How to Make Evaporated Milk at Home 

You're all set to make a delicious cake when you realize you're missing a key ingredient- evaporated milk. You feel frustrated, wondering if you have to go back to the grocery store, questioning- what is evaporated milk anyway?! Why are there so many kinds of milk? Condensed milk, almond milk, soy milk,  powdered milk, buttermilk, coconut milk, the list goes on and on. If you ever find yourself in this situation, fear not! You can learn how to make evaporated milk at home with just one ingredient- milk.

Evaporated Milk Substitutions You Already Have on Hand

Shelves of chocolate milk powder for sale at La Colonia Supermarket.

(Photo by: Jeffrey Greenberg/Universal Images Group via Getty Images)

A can of evaporated milk is a central ingredient in baking, as it has the ability to add a creamy taste without the cream. Evaporated milk is regular milk with the water taken out and is in many recipes, from pumpkin pie to fudge to even mashed potatoes. Shelf-stable, the canned milk can add caramelized flavor to dishes.  It can also be used as a substitute for regular milk or even heavy cream, so learning to make homemade evaporated milk is a useful skill for all of your milk-related needs.

Using Evaporated Milk as a Substitute

When using evaporated milk as a replacement for regular milk, you should use an equal amount of water and evaporated milk. So if the recipe calls for 1 cup of milk, you'd use a 1/2 cup of evaporated milk and a 1/2 cup of water. As for heavy cream, you'd use the same amount of evaporated milk to replace heavy cream in a recipe. So, if the recipe (say for ice cream) calls for 1 cup of heavy cream, you'd use 1 cup of evaporated milk. However,  it should only be used in place of heavy whipping cream if the cream is a liquid ingredient in the recipe that won't be whipped, since evaporated milk doesn't whip well.

Substituting for Evaporated Milk

On the other hand, you can also use other milk as a substitute for evaporated milk, so there are multiple avenues to take if you find yourself in need of this key ingredient. Some common evaporated milk substitutes are half and half, powdered milk, heavy cream, dairy-free nut milk, and regular milk. However, some of these replacements will take some tinkering. For example, milk powder will need to be rehydrated by adding water.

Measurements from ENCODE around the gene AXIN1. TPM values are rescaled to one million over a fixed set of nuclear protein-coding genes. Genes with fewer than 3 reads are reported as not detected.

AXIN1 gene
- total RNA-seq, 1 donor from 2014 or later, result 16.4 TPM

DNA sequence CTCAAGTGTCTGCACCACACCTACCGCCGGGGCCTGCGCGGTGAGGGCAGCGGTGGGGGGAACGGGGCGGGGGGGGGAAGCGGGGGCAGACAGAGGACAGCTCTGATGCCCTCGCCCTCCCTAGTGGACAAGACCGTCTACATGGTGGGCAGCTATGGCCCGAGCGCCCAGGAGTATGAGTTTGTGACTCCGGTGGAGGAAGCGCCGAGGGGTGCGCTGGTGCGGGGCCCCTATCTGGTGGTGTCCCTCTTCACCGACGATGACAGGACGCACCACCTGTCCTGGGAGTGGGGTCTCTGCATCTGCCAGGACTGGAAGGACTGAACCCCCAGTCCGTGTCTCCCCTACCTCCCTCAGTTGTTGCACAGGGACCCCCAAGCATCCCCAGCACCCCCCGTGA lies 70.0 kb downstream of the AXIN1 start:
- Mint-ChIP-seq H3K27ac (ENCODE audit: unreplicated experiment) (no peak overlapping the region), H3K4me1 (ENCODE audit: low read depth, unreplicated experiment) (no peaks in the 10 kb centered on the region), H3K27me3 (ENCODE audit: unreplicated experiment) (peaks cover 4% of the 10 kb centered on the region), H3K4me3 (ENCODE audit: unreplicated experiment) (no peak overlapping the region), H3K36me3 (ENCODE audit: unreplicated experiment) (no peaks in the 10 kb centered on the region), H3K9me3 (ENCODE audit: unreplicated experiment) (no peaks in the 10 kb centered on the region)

If you plan to use regular milk or non-dairy milk, you'll need to remove some of the water to make them into evaporated milk. Evaporated milk is exactly what it sounds like; milk that has been cooked until much of it has evaporated due to the heat. Consequently, homemade evaporated milk is very simple for home cooks to make step by step.

How to Make Evaporated Milk

To make DIY evaporated milk, you'll need full-fat fresh milk (like whole milk) and a heavy non-stick saucepan. Bring the milk to a simmer on medium heat, and then turn it down to medium-low for a gentle simmer. Simmer for about 25 minutes, or until the milk has lost about half of its water content.

If you start with 3 1/4 cups of milk, you should end up with about 1 1/4 cups of evaporated milk. Once it has been reduced and is a creamy color, use a sieve to remove a top layer of skin. Let it cool fully before use.

The shelf life of evaporated milk is about five days, so you should only make your own evaporated milk if you have a recipe in mind. Like all dairy products, evaporated milk is a great source of calcium, so you can bake a yummy cake while also strengthening your bones. Using this simple method and a bit of milk, you can have evaporated milk on hand whenever you need it!

READ MORE: Why Can't We Buy Raw Milk?

Products featured on Wide Open Eats are independently selected by our editors. However, when you buy something through our links, we may earn a commission.